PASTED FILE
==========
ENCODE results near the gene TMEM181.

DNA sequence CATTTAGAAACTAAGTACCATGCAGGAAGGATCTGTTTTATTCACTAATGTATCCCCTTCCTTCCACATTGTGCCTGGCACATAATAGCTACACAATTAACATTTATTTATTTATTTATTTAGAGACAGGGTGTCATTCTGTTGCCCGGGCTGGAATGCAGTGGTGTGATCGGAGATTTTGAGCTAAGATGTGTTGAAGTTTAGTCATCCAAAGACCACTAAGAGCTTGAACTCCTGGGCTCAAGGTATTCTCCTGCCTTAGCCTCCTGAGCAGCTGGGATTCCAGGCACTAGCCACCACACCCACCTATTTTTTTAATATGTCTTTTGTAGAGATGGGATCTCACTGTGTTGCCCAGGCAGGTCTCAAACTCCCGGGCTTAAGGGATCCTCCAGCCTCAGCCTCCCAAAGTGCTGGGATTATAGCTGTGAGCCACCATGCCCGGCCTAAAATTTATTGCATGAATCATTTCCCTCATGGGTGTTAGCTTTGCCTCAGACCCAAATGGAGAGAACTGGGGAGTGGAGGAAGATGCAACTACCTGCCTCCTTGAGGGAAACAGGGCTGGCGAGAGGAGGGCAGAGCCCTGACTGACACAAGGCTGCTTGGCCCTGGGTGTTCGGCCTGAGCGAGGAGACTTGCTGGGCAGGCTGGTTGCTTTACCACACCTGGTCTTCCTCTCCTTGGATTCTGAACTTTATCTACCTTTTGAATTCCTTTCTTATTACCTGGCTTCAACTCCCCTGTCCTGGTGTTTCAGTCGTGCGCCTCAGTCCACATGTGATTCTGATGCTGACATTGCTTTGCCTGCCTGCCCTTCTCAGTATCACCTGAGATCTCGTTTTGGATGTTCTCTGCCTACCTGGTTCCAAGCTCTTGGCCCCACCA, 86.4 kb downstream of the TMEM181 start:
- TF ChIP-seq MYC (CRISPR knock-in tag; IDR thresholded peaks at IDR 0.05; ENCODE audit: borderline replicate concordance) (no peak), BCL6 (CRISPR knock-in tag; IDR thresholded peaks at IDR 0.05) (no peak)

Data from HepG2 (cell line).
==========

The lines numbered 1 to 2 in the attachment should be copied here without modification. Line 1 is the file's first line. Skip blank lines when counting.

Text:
ENCODE results near the gene TMEM181.

DNA sequence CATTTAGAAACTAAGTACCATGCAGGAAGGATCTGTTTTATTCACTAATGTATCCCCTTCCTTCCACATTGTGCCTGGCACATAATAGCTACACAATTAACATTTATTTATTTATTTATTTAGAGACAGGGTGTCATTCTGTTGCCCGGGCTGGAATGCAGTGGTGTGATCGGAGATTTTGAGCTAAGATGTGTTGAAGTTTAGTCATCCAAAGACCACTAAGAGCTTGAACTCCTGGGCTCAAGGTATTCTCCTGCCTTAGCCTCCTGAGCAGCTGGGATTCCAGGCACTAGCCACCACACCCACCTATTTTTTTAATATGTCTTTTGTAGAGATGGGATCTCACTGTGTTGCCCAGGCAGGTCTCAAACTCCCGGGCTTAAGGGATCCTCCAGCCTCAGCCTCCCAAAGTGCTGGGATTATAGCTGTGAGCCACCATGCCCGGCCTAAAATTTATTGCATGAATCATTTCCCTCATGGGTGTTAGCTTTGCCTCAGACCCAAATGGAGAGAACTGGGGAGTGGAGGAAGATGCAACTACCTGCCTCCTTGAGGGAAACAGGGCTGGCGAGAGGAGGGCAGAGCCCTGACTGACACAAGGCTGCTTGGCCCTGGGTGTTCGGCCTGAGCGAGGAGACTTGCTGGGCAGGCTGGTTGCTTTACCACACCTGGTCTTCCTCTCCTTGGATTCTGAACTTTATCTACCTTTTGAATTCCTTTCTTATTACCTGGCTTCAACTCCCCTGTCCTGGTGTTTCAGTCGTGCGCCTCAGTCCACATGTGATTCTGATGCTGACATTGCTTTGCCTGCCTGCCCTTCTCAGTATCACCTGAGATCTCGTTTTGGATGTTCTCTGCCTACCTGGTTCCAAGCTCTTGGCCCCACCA, 86.4 kb downstream of the TMEM181 start: